In 2021, seeing a job posting with those words is startling. Shocking even. But more than a year into a world-changing pandemic that has pushed millions of women out of paid work, U.S. employers continue to discriminate against women, posting ads like that one. To evade legal consequences, U.S. businesses discriminate in Mexico, hiring men to work in the United States with temporary H-2 guestworker visas while turning women away. Other U.S. businesses discriminate by hiring women but channeling them into lower-paying jobs with poorer conditions than those they hire men for. Although the U.S. government knows that H-2 employers discriminate against women, it has done little to stop them.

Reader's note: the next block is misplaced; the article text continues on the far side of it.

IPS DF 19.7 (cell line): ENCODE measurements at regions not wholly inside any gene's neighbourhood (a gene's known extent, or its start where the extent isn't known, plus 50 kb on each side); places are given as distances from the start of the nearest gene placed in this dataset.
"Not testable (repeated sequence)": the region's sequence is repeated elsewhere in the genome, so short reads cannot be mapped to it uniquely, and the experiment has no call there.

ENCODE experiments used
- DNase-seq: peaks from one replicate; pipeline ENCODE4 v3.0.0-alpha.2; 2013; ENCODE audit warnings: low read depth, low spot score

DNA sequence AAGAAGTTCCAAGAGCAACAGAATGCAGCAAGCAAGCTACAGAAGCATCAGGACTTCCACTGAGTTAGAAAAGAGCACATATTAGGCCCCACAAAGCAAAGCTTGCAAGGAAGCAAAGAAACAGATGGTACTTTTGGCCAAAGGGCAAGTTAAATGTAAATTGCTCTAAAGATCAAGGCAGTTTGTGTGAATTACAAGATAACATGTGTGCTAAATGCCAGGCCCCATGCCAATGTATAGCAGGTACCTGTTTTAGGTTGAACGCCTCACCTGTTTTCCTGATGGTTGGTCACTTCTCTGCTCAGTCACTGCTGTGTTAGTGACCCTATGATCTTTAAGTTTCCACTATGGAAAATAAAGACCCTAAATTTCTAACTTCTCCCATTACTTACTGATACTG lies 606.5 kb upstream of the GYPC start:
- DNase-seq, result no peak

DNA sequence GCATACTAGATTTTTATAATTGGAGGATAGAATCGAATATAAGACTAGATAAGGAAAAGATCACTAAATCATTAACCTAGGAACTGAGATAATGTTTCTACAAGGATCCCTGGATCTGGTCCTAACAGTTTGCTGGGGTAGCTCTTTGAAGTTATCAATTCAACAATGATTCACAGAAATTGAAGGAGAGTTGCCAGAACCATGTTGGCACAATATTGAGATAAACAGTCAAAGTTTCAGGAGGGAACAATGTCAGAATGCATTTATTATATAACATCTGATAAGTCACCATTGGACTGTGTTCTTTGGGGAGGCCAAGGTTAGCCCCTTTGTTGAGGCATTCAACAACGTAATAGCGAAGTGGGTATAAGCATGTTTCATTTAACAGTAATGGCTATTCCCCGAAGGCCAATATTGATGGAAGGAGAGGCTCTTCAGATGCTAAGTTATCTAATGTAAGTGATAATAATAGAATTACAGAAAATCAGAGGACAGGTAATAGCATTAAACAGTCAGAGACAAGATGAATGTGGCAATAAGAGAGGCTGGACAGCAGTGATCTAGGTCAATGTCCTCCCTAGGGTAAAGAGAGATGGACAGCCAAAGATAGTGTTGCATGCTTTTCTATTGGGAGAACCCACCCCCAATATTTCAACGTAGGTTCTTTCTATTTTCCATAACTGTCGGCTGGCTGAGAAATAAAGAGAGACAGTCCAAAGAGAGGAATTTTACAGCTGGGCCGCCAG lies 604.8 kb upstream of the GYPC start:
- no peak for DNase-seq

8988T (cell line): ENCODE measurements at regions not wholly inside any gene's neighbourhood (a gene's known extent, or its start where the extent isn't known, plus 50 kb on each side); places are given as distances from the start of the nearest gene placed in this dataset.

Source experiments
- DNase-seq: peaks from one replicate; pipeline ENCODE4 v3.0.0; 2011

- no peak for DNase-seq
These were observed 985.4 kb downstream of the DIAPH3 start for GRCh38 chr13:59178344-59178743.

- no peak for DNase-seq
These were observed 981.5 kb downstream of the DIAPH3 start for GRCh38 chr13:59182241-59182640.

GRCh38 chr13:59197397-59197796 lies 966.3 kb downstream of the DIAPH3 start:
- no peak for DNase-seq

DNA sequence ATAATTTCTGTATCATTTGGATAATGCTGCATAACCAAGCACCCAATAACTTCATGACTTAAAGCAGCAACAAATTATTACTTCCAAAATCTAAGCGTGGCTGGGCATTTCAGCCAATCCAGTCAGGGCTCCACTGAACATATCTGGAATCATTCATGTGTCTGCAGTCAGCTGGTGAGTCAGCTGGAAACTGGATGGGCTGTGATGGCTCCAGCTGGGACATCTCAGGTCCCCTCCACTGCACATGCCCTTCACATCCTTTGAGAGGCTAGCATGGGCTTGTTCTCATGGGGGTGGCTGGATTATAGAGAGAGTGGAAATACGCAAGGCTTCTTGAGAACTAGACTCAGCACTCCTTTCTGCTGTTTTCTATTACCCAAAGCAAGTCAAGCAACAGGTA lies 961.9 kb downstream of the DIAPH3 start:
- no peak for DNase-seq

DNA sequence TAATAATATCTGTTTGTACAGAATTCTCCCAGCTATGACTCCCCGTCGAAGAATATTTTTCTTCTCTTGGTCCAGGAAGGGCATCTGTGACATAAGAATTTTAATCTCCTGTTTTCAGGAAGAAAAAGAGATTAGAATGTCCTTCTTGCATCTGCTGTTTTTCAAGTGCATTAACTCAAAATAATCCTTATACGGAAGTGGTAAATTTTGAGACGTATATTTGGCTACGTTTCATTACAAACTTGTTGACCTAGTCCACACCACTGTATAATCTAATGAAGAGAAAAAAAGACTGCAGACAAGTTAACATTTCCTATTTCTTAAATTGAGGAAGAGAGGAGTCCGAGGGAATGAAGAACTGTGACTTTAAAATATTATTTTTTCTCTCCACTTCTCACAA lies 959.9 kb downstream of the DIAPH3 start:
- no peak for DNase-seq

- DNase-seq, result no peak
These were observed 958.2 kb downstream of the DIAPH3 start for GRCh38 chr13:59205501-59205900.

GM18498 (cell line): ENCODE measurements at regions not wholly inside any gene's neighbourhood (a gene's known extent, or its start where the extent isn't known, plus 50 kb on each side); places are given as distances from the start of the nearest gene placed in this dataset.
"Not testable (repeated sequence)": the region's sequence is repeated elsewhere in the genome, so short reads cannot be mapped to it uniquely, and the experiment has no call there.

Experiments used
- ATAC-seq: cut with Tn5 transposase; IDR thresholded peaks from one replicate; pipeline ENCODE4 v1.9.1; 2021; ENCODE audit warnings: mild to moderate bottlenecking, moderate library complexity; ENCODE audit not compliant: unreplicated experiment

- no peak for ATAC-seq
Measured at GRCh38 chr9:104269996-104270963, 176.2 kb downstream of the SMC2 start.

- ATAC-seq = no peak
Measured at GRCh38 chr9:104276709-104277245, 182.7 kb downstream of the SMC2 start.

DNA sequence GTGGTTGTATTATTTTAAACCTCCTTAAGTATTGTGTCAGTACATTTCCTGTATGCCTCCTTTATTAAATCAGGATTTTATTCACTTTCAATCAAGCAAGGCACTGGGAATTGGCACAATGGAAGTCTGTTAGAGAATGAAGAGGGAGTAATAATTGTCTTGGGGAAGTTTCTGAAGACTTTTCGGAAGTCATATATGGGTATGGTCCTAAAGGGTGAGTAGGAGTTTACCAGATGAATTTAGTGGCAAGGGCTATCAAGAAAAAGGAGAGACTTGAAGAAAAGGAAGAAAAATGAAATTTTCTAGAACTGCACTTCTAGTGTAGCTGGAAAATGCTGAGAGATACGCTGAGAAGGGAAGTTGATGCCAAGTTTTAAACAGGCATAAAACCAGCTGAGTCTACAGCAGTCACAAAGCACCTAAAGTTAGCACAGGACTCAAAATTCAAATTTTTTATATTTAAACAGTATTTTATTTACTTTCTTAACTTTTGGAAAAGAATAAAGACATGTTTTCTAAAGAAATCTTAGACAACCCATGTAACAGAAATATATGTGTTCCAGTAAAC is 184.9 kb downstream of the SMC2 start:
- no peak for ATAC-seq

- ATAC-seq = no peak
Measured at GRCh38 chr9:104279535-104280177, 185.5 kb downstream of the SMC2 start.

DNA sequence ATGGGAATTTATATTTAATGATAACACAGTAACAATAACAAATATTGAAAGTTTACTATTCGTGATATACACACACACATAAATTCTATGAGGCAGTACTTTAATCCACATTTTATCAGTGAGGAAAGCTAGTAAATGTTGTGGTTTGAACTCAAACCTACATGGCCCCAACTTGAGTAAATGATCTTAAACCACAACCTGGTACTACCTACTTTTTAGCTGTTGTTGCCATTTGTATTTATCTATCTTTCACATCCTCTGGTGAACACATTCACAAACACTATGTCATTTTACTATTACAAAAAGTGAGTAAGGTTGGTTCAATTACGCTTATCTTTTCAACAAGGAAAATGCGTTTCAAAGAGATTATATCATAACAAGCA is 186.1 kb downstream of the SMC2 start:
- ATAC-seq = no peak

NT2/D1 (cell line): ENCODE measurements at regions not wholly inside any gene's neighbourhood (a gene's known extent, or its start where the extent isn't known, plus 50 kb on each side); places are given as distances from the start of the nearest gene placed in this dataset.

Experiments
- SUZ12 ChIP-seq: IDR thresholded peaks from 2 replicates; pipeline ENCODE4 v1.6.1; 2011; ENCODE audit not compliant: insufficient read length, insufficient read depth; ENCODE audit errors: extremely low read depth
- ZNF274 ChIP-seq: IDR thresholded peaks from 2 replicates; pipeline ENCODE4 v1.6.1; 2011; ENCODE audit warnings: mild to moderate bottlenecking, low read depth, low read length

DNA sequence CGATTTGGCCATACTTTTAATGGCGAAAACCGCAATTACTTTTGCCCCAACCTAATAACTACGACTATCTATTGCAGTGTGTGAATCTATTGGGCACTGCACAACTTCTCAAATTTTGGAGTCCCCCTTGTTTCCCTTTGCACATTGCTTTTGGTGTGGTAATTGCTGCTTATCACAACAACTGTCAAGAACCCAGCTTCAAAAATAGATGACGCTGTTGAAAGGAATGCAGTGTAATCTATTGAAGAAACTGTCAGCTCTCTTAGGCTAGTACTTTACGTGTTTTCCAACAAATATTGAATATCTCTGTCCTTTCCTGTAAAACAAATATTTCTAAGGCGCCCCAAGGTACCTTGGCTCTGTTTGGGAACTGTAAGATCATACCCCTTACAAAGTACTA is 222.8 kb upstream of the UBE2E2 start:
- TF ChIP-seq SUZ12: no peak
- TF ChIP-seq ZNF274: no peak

For more than fifteen years, since I founded Centro de los Derechos del Migrante, Inc. (CDM)—the first transnational workers’ rights organization based in Mexico and the United States—I have heard from women in Mexico about patterns of abuse in the U.S. H-2 programs. Migrant women have courageously spoken out about blatant discrimination in H-2 recruitment and hiring, sexual harassment and other violence against women at work, unfair pay, and unlawful working conditions. Women report discrimination in industries ranging from Maryland’s blue crab processors to fruit and vegetable sorting. Sex discrimination persists in H-2 labor supply chains even though U.S. law prohibits employers and labor recruiters from discriminating against women. Laws prohibiting discrimination protect all women who work in the United States, even if businesses hire them outside of the country.